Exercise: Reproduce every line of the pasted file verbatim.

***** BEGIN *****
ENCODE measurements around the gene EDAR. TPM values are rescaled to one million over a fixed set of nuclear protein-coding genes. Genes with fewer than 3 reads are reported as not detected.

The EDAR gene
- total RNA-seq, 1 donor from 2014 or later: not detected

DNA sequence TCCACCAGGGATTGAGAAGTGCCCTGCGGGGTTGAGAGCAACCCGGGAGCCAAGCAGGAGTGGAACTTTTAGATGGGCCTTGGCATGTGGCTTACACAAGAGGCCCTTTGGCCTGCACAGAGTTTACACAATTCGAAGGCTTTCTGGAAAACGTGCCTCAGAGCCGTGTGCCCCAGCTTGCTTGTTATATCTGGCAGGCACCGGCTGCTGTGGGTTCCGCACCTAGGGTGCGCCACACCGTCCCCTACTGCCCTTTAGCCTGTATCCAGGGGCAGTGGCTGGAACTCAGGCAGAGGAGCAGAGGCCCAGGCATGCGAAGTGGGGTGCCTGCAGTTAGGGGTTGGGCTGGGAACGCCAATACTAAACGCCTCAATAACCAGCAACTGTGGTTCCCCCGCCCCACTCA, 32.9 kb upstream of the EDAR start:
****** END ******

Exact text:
ENCODE measurements around the gene EDAR. TPM values are rescaled to one million over a fixed set of nuclear protein-coding genes. Genes with fewer than 3 reads are reported as not detected.

The EDAR gene
- total RNA-seq, 1 donor from 2014 or later: not detected

DNA sequence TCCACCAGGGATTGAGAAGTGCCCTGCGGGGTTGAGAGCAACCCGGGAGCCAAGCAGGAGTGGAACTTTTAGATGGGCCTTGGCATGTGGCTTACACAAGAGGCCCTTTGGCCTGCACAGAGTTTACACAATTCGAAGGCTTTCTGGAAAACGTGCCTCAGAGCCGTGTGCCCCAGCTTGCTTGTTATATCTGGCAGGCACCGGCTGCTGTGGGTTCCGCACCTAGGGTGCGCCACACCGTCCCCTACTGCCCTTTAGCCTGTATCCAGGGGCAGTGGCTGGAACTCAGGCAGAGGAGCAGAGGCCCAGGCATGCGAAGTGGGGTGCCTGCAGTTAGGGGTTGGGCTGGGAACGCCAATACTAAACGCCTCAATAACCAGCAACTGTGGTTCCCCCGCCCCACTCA, 32.9 kb upstream of the EDAR start: